The onus is on executive search firms to work with boards and executive leadership teams to help them achieve increased diversity and inclusion – not just in terms of gender, but also non-gender diversity characteristics.

The business case for this is clear; research by McKinsey & Company* showed that companies with ethnically diverse leadership are 33 per cent more likely to outperform on profitability and 21 per cent more likely to have above-average profitability with gender diverse leadership teams.

This is why HW Global signed up to HM Treasury’s Women in Finance Charter in 2019, making a series of pledges to promote diversity within our business and assisting our clients to meet their own diversity and inclusion targets.

They include:

  • Aim to deliver shortlists comprising at least 30 per cent female candidates.
  • Advise and guide clients to be more flexible about candidates in order to meet diversity targets, considering candidates from different sectors, backgrounds and experience.
  • Focus on promoting non-gender diversity characteristics within our recruitment strategy such as varied age, ethnicity, disability, socio-economic background, LGBT+.

But we understand that truly striving for greater diversity and inclusivity in the workplace is not about writing lengthy strategies or discussing empty promises. It is about actually delivering a genuinely diverse list of candidates for every role we seek to fill.

When we search for talent, one of the techniques we employ to promote gender diversity is to look and contact certain leader groups relevant to the role to tap into their network and find truly exceptional women.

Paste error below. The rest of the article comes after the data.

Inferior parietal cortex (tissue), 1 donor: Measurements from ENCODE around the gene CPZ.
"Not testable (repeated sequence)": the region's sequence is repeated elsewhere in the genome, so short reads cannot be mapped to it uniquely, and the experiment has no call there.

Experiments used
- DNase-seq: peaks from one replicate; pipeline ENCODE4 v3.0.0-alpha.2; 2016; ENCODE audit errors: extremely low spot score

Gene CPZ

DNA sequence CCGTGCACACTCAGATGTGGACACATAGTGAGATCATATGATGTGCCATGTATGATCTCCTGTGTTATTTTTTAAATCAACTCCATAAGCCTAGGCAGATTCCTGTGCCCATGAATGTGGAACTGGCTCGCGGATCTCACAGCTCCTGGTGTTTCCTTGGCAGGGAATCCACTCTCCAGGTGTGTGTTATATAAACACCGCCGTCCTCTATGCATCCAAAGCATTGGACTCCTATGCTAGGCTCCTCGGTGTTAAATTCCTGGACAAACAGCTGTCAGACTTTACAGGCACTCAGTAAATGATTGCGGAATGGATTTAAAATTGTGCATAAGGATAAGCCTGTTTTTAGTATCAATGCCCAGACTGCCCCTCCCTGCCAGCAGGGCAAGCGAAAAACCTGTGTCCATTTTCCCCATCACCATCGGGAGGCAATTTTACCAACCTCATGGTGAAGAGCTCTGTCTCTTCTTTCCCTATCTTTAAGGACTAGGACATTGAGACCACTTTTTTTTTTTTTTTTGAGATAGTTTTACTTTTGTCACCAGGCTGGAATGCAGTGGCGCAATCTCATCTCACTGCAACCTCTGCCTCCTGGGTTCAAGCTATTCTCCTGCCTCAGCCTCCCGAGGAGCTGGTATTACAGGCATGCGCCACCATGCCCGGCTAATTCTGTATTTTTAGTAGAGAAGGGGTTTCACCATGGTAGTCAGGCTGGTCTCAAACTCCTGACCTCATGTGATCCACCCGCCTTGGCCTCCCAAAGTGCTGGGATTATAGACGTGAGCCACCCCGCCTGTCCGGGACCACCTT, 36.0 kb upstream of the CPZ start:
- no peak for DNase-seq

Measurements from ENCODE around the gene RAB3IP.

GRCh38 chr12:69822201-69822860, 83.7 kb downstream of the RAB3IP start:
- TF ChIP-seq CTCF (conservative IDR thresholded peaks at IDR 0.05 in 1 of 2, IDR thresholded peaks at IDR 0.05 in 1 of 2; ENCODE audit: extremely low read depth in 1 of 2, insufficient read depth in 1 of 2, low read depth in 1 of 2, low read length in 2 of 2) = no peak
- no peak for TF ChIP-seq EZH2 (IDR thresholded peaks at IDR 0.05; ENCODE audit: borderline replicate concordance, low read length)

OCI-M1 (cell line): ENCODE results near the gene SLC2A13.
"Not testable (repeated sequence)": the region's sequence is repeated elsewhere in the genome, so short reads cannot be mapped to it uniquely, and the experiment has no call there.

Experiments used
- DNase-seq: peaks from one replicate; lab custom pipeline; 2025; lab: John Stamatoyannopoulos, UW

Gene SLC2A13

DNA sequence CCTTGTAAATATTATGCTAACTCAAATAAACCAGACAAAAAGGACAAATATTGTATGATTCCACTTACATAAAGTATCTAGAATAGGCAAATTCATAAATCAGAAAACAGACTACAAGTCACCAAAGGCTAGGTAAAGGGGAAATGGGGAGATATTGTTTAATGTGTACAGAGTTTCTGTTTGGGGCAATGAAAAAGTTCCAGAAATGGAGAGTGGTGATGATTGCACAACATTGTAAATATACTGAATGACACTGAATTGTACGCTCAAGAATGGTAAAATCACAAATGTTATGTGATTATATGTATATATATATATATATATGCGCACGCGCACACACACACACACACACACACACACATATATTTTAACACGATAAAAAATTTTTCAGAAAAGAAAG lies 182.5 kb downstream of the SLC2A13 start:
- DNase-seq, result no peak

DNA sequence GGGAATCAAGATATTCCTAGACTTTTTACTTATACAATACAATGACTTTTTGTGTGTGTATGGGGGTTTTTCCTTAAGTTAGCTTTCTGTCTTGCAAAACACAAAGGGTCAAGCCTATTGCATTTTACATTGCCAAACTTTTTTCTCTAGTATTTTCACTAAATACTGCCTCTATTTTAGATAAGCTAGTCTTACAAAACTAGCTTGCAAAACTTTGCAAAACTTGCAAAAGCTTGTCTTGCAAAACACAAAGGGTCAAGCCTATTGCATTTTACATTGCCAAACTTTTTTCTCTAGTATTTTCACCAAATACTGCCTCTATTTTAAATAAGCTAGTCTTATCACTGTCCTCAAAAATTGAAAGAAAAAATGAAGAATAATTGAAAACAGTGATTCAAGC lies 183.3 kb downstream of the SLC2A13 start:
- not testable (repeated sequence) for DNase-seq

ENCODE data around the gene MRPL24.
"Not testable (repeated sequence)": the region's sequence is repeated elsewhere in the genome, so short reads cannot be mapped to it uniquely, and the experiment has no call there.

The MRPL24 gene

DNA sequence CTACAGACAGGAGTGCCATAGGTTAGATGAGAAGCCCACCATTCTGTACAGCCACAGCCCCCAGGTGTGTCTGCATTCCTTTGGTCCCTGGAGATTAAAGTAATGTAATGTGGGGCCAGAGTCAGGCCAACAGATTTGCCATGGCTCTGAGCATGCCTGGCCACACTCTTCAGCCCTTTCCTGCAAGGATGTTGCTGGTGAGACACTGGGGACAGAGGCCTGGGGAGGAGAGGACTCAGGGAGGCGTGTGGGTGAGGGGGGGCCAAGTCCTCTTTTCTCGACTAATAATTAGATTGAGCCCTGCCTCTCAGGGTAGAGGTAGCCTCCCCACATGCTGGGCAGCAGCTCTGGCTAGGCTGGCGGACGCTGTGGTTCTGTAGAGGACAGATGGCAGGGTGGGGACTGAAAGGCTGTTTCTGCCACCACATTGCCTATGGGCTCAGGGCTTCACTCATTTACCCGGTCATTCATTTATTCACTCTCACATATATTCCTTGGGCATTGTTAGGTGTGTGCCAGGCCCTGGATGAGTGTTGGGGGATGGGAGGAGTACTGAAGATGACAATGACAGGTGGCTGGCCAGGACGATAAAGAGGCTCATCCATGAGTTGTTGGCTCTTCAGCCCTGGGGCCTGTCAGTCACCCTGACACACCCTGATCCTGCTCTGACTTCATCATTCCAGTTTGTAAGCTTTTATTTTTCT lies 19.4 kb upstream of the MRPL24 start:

We also ensure that we learn from conferences and events that champion ethnic diversity, discovering how we can be an agent of positive, anti-discriminatory change in our marketplace. For example, we consistently target the Women of Colour Conference, which looks at all facets of diversity through the BAME lens.

We are very conscious of bringing the principles of boardroom diversity, be it gender and/or ethnicity as well as diversity of thought to each shortlist meeting so that they complement what already exists at the Board table.

HW Global advertises all our non-executive roles on Women on Boards and Dynamic Boards to increase our reach a diverse range of candidates. In 2020, 67 per cent of our successful non-executive placements were representative of a gender diverse or ethnic background and in 2021 it was 69 per cent.

We proactively connect globally with a variety of organisations which promote ethnic diversity on main boards. On a recent search in the USA we connected with Chief and the Executive Leadership Council – both well known for promoting women and ethnicity within their networks.

Our other techniques to promote diversity include:

  • Operating with a broad set of search criteria that encompass all varieties of experience, educational background, and racial heritage.
  • On occasion, conducting blind CV presentations to reduce unconscious bias in the selection of candidates.
  • Actively challenging our client’s perspective on hiring to not only prevent them from limiting their horizons but acting as a positive influence in the proliferation of diversity in all industries.

Delivering exceptional candidates that add value through their diverse perspectives and background is an essential part of how we operate and something that we believe contributes to better, richer, longer-lasting hires.

* McKinsey – ‘Delivering Through Diversity’ 2018

Pascale Gara is Head of the Chair and NED Practice at HW Global.